Wall Street Journal

An Independent Ukraine Hangs Between Life and Death

Charles Fairbanks on the stakes in Ukraine and beyond

Former Senior Fellow
Pro-Russian activists guard a barricade set at the Ukrainian regional Security Service building on the eastern city of Donetsk on April 7, 2014 (Alexander KHUDOTEPLY/AFP/Getty Images)
Pro-Russian activists guard a barricade set at the Ukrainian regional Security Service building on the eastern city of Donetsk on April 7, 2014 (Alexander KHUDOTEPLY/AFP/Getty Images)

Le Monde reported a few days ago that the eastern Ukrainian town of Slovyansk, "where no one stops in normal times," was the "epicenter of an historical drama that goes beyond it: the Ukrainian state finds itself between life and death." Vladimir Putin has been chewing off pieces of eastern Ukraine in professional special-forces operations.

What most news coverage isn't reporting is the failure of several major Ukrainian military efforts to retake the public centers seized by the Russians. As Piotr Smolar writes in Le Monde, the new Ukrainian government has revealed itself to be "without a real army, unable to lean on Western military support, incapable of insuring itself by the loyalty of the [security] services (SBU) or of the police."

This Ukrainian government—which has to assure the legitimacy of an election that will take place nationwide in little more than a month—is now under assault by foreign troops. It cannot survive without the forces that Max Weber defined as the very essence of the modern state.

What is happening now in these dreary provincial towns really is a matter of life or death for Ukraine. The country didn't exist as an independent state until 1991, and it may not survive as one into next year.

There was a heady sense of liberation this winter when the Maidan protesters in Kiev won, but the new government cannot survive the revelation that it is making empty threats against aggressors it can never fulfill. Beyond what the Russian attacks can gobble up in eastern Ukraine, Moscow can expose the new government as unable to cope with a crisis of national survival.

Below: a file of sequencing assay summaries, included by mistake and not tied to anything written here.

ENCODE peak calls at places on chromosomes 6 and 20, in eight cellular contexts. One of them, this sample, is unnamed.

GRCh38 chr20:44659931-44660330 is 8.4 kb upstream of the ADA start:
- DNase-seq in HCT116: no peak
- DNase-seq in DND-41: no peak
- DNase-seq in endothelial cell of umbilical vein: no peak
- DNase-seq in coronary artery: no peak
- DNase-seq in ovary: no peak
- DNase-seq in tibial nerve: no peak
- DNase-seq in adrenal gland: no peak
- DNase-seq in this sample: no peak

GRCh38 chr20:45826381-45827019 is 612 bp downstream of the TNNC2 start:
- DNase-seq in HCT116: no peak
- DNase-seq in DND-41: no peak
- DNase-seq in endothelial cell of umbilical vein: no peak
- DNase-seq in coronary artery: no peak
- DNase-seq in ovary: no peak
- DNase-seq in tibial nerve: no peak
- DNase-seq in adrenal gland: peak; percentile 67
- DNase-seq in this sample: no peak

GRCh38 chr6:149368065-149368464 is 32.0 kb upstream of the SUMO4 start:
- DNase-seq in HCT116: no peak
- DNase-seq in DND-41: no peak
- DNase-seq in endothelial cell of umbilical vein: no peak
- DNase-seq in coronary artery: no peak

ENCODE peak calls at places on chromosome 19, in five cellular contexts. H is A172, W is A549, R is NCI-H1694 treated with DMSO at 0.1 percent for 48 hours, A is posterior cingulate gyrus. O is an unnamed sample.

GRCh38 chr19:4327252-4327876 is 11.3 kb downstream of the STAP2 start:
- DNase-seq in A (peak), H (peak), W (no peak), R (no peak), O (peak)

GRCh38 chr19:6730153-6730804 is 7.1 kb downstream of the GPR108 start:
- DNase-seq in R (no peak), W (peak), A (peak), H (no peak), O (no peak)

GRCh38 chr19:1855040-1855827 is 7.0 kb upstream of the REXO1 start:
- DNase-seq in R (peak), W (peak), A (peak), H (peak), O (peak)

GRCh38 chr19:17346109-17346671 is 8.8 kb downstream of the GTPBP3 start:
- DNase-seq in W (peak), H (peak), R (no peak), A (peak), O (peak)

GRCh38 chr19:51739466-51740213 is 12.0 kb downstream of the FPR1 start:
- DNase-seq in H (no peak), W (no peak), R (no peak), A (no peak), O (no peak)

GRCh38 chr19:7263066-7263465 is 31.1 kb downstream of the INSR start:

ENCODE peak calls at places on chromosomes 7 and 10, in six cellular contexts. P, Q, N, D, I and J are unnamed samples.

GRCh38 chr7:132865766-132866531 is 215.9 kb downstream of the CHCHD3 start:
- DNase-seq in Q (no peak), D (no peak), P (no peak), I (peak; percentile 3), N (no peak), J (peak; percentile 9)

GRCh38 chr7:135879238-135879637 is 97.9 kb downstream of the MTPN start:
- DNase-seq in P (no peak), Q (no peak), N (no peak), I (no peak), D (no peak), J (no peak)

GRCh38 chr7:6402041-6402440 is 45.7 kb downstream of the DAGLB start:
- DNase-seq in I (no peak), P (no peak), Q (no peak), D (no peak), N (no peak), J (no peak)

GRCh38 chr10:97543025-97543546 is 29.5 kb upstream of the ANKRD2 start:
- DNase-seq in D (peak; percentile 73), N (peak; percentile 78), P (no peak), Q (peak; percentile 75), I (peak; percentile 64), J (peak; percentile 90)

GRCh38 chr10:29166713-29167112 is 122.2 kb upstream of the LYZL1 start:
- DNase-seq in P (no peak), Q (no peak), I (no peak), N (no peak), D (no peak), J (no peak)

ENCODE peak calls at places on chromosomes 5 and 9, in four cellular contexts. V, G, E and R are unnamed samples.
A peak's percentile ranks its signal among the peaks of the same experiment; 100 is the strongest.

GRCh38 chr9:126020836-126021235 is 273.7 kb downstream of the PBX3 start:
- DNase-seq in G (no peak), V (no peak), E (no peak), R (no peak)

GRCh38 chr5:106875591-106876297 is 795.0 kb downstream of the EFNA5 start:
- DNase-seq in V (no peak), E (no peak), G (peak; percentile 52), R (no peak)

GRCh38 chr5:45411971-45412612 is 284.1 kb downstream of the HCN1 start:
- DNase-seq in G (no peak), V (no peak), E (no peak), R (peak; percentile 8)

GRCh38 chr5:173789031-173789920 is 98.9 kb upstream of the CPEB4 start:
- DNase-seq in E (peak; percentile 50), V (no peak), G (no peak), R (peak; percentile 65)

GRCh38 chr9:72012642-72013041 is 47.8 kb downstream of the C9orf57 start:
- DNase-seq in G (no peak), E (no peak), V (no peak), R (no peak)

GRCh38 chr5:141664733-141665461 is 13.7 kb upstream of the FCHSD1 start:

It is easy to deride Kiev's responses, but its new leaders are in the same situation as the Russian provisional government of 1917 after the fall of the czar. They are a disparate collection of politicians and activists, floated to the top of the govenrment by waves of still surging change, who must improvise the means of self-defense in a government rusted away by corruption, with an empty treasury, a foreign army penetrating deeper into the country, and friends from abroad who offer plenty of free advice but never act.

President Obama, David Ignatius wrote on April 17 in the Washington Post, "appears, for now, to have averted war. Each side can reasonably claim success." Is that so? The agreement reached on Thursday in Geneva does say occupied buildings and squares "must" be vacated, in return for an amnesty and all sides' promise to refrain from "violence, intimidation or provocative actions." In other words, Ukraine's attempt to assert its sovereignty on its own soil must stop.

And so Ukraine will come under the tutelage of the other powers that met in Geneva. Which ones specifically—the United States, the European Union, or Russia? The answer becomes clear not in the text of the Geneva agreement but in events on the ground.

Leaders of Mr. Putin's puppet "People's Republic of Donetsk" immediately announced that they had no intention of fulfilling the agreement. And why should they? They didn't participate in the negotiations. And who will persuade them? Only Russia possibly could, because Russia put them there, arms them, pays them and gives them instructions.